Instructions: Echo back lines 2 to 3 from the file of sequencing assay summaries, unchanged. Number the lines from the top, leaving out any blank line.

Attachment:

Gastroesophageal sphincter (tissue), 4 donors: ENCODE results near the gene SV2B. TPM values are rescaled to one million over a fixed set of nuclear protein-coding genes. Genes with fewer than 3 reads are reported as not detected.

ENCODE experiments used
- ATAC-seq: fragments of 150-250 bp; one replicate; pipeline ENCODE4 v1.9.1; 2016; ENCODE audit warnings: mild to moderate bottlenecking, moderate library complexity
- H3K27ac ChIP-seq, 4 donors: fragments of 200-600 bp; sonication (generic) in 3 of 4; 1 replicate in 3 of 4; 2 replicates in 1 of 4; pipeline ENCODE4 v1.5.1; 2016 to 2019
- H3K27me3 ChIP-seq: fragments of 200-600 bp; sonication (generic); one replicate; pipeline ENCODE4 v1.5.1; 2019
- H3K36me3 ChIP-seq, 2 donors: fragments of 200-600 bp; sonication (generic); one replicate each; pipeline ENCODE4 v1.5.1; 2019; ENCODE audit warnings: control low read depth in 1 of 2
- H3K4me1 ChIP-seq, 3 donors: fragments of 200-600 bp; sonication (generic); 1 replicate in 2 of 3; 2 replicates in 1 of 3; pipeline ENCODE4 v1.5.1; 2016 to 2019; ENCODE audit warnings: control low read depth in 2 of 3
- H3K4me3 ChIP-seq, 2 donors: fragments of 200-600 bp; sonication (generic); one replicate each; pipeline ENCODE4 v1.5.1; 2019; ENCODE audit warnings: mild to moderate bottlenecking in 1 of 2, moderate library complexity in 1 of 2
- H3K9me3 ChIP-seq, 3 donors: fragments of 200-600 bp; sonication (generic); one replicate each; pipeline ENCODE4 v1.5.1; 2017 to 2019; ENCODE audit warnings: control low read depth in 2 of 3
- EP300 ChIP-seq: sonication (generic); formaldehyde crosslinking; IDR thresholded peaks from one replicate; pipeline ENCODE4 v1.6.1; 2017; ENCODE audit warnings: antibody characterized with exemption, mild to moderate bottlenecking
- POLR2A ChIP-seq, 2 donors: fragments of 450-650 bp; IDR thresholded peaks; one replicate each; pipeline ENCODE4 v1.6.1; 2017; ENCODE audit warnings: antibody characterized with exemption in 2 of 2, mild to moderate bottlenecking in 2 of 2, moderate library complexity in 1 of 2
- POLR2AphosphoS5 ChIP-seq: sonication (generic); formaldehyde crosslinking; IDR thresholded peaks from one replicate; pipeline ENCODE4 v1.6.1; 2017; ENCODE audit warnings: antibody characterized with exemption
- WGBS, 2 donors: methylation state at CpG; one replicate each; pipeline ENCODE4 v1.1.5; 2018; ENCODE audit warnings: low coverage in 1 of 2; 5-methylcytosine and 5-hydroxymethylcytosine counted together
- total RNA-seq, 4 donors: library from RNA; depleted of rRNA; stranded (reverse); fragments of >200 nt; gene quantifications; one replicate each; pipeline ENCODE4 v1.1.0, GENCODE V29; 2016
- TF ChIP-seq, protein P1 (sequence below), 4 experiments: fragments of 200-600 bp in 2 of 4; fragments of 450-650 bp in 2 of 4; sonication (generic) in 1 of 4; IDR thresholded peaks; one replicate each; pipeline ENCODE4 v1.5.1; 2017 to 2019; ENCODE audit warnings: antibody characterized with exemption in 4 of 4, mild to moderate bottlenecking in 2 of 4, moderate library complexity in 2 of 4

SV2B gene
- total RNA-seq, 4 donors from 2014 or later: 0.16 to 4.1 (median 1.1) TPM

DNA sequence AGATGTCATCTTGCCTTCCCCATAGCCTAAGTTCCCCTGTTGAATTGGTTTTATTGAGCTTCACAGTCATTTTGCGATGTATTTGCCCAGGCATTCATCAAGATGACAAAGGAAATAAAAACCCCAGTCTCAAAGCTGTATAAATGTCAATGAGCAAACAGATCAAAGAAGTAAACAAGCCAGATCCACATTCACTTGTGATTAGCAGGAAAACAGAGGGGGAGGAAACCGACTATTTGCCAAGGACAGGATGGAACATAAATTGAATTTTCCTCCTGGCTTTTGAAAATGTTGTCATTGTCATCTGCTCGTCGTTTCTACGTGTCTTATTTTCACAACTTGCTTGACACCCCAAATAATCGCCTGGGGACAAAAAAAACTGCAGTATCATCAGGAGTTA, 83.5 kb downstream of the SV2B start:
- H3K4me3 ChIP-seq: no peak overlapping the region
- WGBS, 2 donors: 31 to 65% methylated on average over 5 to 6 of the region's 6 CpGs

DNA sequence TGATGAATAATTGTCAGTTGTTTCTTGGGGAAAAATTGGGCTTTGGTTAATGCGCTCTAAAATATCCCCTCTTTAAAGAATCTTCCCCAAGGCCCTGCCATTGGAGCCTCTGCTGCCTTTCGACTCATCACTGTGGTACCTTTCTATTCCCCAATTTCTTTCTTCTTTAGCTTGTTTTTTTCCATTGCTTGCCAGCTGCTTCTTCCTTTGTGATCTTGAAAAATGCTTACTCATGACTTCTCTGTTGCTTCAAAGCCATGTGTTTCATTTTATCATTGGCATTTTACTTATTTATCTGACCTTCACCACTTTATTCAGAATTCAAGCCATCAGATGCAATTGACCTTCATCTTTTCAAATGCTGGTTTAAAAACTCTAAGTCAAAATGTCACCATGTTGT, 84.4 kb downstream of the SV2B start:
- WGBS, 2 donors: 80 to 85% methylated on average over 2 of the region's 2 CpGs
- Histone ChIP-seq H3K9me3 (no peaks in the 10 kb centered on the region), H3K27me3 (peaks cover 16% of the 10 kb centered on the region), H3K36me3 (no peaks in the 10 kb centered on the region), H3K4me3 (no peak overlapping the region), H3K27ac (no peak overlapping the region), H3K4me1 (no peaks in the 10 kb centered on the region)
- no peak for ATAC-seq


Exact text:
ENCODE experiments used
- ATAC-seq: fragments of 150-250 bp; one replicate; pipeline ENCODE4 v1.9.1; 2016; ENCODE audit warnings: mild to moderate bottlenecking, moderate library complexity